By: Bella Ellis
Published Year: 2019
Summary (Provided by Goodreads): Before they became legendary writers, Charlotte Brontë, Emily Brontë, and Anne Brontë were detectors in this charming historical mystery...
Yorkshire, 1845. A young wife and mother has gone missing from her home, leaving behind two small children and a large pool of blood. Just a few miles away, a humble parson's daughters--the Brontë sisters--learn of the crime. Charlotte, Emily, and Anne Brontë are horrified and intrigued by the mysterious disappearance.
These three creative, energetic, and resourceful women quickly realize that they have all the skills required to make for excellent "lady detectors." Not yet published novelists, they have well-honed imaginations and are expert readers. And, as Charlotte remarks, "detecting is reading between the lines--it's seeing what is not there."
As they investigate, Charlotte, Emily, and Anne are confronted with a society that believes a woman's place is in the home, not scouring the countryside looking for clues. But nothing will stop the sisters from discovering what happened to the vanished bride, even as they find their own lives are in great peril...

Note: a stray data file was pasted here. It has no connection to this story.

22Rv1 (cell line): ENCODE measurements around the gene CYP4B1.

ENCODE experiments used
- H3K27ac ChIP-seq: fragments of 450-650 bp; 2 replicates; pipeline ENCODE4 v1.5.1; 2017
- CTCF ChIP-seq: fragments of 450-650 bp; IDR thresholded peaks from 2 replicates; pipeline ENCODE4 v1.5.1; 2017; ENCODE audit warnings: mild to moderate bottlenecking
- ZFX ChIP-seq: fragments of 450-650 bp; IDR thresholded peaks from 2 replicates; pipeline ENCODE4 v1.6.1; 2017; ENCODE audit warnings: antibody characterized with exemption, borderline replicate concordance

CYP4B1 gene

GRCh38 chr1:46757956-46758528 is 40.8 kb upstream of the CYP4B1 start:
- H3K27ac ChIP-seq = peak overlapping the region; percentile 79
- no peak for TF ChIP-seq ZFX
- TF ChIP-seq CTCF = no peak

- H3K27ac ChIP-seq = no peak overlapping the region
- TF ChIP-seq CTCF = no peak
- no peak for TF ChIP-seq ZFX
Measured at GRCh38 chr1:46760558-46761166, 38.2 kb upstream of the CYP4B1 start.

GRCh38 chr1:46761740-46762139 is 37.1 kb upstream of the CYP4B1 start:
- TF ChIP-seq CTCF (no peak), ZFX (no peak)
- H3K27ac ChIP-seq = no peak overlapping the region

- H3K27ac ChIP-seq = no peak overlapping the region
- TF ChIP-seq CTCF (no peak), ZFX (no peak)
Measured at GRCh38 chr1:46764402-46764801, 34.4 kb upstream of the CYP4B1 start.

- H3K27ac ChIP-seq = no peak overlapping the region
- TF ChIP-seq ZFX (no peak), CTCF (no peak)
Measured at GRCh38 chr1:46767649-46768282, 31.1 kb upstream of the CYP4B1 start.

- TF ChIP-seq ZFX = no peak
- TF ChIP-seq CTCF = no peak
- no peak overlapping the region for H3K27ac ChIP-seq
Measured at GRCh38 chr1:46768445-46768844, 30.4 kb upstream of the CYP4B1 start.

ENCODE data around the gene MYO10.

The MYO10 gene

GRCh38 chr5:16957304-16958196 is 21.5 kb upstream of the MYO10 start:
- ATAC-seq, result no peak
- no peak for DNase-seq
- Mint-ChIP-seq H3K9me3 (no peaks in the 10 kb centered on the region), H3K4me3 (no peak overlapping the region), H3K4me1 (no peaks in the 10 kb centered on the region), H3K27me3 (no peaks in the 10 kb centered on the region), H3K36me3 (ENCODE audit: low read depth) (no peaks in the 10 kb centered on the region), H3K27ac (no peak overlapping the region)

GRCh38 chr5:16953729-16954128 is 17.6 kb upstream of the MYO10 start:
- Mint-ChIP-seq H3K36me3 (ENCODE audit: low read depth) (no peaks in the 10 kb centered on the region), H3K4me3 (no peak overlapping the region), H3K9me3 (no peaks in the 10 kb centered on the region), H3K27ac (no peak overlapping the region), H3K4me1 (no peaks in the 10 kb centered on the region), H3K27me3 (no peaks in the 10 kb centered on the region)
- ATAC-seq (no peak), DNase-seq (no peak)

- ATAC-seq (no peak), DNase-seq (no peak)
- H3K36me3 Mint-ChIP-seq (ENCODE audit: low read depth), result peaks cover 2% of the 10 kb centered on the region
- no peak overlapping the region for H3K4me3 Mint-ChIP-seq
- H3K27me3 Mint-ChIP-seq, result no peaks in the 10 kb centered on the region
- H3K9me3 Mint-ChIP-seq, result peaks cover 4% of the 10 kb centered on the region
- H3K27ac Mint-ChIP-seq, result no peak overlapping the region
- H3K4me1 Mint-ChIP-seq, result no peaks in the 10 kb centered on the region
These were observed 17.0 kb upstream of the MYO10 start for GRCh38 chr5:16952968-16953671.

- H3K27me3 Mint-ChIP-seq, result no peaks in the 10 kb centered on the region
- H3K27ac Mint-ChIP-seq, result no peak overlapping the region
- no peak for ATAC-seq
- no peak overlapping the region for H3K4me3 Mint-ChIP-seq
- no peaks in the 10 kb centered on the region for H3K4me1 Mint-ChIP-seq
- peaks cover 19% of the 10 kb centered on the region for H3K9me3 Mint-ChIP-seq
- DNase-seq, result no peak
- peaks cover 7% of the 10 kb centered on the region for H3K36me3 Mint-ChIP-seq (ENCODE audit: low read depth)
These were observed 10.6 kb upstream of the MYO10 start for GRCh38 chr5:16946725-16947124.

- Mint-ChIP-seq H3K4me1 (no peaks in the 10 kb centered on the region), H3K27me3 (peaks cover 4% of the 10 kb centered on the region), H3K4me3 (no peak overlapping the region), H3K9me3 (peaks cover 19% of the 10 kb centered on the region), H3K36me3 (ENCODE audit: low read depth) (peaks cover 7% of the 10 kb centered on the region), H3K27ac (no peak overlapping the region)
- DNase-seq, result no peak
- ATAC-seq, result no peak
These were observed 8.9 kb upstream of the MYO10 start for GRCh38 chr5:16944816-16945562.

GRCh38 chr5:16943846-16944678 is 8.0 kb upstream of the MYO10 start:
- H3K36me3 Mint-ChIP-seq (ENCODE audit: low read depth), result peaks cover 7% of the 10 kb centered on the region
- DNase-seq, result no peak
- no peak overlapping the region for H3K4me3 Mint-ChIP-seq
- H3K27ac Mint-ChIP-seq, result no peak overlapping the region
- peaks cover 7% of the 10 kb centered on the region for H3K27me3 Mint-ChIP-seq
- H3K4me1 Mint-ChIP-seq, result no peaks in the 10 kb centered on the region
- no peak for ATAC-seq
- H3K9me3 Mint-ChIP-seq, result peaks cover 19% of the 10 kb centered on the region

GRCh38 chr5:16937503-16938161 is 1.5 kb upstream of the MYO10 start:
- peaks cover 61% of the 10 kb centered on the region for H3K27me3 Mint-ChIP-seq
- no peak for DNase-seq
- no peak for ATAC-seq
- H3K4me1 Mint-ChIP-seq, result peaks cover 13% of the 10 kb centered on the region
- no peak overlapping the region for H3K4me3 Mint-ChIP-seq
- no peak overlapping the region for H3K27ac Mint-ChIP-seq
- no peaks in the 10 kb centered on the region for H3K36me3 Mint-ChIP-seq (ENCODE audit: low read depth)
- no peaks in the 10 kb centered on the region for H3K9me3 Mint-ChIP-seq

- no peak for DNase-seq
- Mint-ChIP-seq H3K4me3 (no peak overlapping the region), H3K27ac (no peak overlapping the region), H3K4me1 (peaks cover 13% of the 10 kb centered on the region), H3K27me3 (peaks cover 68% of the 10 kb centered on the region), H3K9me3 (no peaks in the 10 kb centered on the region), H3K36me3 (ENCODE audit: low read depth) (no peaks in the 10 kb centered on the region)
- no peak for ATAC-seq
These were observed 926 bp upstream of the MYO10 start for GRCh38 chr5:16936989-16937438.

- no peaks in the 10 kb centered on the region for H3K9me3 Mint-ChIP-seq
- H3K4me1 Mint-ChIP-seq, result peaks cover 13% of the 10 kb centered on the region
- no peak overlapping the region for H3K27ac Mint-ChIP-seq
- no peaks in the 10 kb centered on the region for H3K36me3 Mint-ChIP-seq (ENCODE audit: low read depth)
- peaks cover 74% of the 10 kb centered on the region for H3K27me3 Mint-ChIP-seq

Bronte sisters as detectives? Count me in! When I first read the description that sounded so cute and I couldn’t pass it up. To be honest, the cover isn’t my favorite. I would not have been drawn to it on the shelf.
What I thought
Charlotte, Emily, and Anne stumble across a mysterious disappearance that involves one of Charlotte’s old friends. It seems as though no one is going to go looking for the missing woman, so they decide to take it upon themselves to become detectors and find out what happened.
I think I would’ve liked this book more if it was a Young Adult novel with the Bronte sisters being a little younger. I couldn’t quite get behind the sisters being in their 20s and running around trying to solve a murder. The other issue I had was that it seemed as though being a detective was a new field, yet the Bronte sisters understood the need for someone to have a motive and a lot of other classic detective tropes.
The story alternated chapters told from the perspectives of each sister, yet I didn’t find them to be very different. It seemed like when the chapter was from Emily’s perspective, for example, but if all the sisters were in the scene, it didn’t focus on Emily’s thoughts or views.
I kept waiting for the story to find it’s rhythm, but it just didn’t do much for me. Again, I think if the girls were younger it might’ve been a bit more believable for me. The curiosity getting the best of them and trying to escape from the boredom of their lives. I also found the mystery to be predictable which always knocks a story down a bit for me.